I will be celebrating my 50th birthday this month – yes, really celebrating, I have actually organised a party on the beach and invited a ton of friends. In the summer, we tend to show off more skin and notice what’s going on with our bodies when the winter sweaters come off. Being on the beach, surrounded by people in varying states of undress, gives you a chance to see the immense range of human bodies. The skin of a 20 year old, smooth and peachy, is so different from mine with its age spots and cellulite, which again is so different from the 80 year old grandmother with all her saggy lumpy bits. But it’s all good.

It’s taken me nearly 50 years, but I am finally learning that the body that we inhabit in this lifetime is just our “earthsuit.” Yes, it’s important to feed it well, keep it healthy and strong, because it is the vehicle for our soul, but the way it looks is nowhere near as important as the movies and magazines would have us think.

Most of the time now, I look at my body, or check in with how it feels, and feel comfortable and happy. It’s ironic that my butt is 1.5 times the size it was when I was 20 but I don’t have a problem with it any more! Occasionally I’ll catch sight of my upper arm, looking a little dangly (what is it with that upper arm thing that suddenly hits in our forties?), or look down at my legs that look like the surface of the moon, and as soon as the old negative thought starts to form I’ll nip it in the bud. It really doesn’t matter. It’s what’s inside that counts.

 

 

 

 

miscellaneous update #532

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I don’t know how many “miscellaneous updates” I have written over the last few years. It probably isn’t 532, though I believe I have written over 800 posts in total (WordPress will tell me when I publish this).

Firstly, dad’s health. Not sure how much I’ve revealed on the blog so far, but if you’ve been reading for a while you know my dad has lung cancer. Well, since my trip to the UK in April and May, his health has declined. He had a CT scan last Friday and is due to meet with the oncologist tomorrow. My family knows the scan results, but he doesn’t, so I will reveal more in a day or two.

Second, a very healthy dessert recipe, which I made for a potluck baby shower at the weekend. Triple Almond Cherry Crumble Squares. I forgot to prebake the base before adding the cherry jam and topping. My squares were quite delicate, but nice all the same. Not overly sweet.

The blanket is now about 22.5 inches long and getting quite heavy. It’s a bit lumpy and bumpy at the moment because of the different weights of yarn. Not sure how I will wash/block it yet.

And as for my beach knitting, I have reached the end of the first ball of Knitpicks Comfy and have Russian-joined the next ball on. The scarf is now about 25 inches long, so obviously I’m anticipating a scarf that is about 50 inches when finished, plus a possible extra bit after blocking.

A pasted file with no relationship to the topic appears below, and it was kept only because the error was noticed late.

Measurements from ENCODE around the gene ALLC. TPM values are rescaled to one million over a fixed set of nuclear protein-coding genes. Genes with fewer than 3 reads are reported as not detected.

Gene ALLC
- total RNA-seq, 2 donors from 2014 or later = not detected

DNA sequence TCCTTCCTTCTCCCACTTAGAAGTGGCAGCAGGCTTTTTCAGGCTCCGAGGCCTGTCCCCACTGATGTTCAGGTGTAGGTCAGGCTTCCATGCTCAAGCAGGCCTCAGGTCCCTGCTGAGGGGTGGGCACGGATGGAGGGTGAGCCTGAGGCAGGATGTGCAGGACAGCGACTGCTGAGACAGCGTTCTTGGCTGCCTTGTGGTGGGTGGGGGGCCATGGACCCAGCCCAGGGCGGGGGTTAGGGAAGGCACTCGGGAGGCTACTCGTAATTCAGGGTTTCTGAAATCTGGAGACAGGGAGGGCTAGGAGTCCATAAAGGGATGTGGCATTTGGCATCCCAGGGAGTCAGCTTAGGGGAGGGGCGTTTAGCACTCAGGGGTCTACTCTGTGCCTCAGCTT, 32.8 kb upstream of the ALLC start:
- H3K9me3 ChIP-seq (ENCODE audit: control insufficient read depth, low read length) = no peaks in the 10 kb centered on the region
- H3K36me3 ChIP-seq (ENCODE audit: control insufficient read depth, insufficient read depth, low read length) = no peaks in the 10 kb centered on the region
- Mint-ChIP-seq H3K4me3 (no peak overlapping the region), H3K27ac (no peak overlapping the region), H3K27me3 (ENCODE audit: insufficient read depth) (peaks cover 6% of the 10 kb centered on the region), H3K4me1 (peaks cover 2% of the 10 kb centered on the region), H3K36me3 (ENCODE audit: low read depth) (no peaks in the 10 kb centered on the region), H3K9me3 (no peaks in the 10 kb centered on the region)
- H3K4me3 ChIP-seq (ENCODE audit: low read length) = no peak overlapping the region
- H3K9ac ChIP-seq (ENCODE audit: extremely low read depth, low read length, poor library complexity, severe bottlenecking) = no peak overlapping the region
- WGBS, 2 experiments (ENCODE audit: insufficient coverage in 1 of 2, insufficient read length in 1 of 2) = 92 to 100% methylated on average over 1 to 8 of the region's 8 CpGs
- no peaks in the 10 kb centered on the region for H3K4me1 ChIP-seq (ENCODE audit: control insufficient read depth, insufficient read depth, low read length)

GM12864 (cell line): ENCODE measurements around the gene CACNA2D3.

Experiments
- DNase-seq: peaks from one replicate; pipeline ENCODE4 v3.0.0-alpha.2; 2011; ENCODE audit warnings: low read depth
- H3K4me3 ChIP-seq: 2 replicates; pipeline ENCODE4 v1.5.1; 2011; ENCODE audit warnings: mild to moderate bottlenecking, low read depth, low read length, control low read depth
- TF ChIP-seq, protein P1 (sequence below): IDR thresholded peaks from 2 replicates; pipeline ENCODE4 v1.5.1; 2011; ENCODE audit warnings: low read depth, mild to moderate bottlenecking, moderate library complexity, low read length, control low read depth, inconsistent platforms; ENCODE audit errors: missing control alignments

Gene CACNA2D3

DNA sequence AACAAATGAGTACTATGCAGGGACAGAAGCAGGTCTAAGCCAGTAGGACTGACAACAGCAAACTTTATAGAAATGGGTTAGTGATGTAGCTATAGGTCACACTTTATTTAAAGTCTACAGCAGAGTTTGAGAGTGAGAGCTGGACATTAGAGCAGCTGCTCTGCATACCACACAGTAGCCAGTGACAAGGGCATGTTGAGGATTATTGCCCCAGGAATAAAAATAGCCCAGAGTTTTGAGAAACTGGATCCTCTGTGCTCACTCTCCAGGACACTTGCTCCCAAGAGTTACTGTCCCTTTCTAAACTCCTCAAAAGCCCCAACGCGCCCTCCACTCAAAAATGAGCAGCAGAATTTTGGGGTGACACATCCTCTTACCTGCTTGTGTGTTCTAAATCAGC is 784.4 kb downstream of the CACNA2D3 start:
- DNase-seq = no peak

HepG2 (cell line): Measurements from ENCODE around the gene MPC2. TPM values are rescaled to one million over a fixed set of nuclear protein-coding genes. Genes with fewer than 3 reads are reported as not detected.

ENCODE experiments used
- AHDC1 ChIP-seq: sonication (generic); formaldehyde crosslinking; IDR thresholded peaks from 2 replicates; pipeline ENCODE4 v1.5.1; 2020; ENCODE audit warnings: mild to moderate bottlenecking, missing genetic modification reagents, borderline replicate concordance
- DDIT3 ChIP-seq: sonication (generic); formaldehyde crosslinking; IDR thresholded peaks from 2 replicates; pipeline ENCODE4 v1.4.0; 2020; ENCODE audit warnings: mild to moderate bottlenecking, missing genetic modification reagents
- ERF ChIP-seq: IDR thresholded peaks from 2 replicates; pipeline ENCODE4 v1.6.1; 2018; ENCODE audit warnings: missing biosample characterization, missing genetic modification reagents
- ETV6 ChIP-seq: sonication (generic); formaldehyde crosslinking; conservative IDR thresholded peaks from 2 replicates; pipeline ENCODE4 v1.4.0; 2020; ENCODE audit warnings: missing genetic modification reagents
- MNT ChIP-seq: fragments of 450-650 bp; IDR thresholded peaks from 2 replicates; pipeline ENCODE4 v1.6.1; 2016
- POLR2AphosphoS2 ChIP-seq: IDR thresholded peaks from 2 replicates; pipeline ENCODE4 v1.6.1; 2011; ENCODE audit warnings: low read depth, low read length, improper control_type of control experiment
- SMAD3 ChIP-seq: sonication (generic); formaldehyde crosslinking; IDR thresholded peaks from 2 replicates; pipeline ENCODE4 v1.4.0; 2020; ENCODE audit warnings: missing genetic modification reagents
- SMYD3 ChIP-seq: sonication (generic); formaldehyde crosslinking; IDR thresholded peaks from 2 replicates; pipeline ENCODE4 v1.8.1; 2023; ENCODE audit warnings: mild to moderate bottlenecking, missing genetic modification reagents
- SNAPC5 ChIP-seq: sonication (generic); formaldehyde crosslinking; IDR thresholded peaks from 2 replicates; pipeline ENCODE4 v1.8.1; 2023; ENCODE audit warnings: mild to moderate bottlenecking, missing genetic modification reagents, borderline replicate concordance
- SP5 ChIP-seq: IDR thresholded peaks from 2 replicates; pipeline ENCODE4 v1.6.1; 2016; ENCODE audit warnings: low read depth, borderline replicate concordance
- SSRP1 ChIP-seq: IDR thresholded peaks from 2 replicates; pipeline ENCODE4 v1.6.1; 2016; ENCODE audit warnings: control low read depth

This yarn is very soft and I am loving to knit with it. My friend oohed and aahed over it yesterday.

The 12 row repeat is very simple to follow. This would be an excellent first lace project.

And yet more miscellaneousness – I mean, miscellany. I haven’t shampooed my hair all week. No, it’s not icky at all. Instead I have been using conditioner only in the shower, massaging it into my scalp and all the way through to the ends. It feels very soft and looks clean. I do still add a little mousse if I want some curl definition. I know many people have stopped using shampoo and I have tried it before, experimenting with baking soda and vinegar, but the conditioner-only thing seems to be working well for now.

And finally…the Fifty Percent Plan. For the last month, I have been applying a new principle. Eating 50% of what I was eating before. Half size smoothies; muesli in a really small bowl with only a quarter cup of oats and half a banana (plus some other stuff); one sandwich; one bagel; one serving of dinner and salad on a small plate. You know you’ve been eating too much when you can cut it in half and don’t feel hungry.

My motivation was that (a) I knew I was eating too much – it was a bad habit, (b) I didn’t want to get any bigger, and (c) I didn’t like feeling overstuffed and uncomfortable after I’d eaten. I haven’t weighed or measured myself but I do feel more comfortable in my clothes. On the occasions that I’ve allowed myself to have an extra bagel, or whatever, I’ve done it consciously, in the full awareness that I don’t need it and I’ll probably regret it later!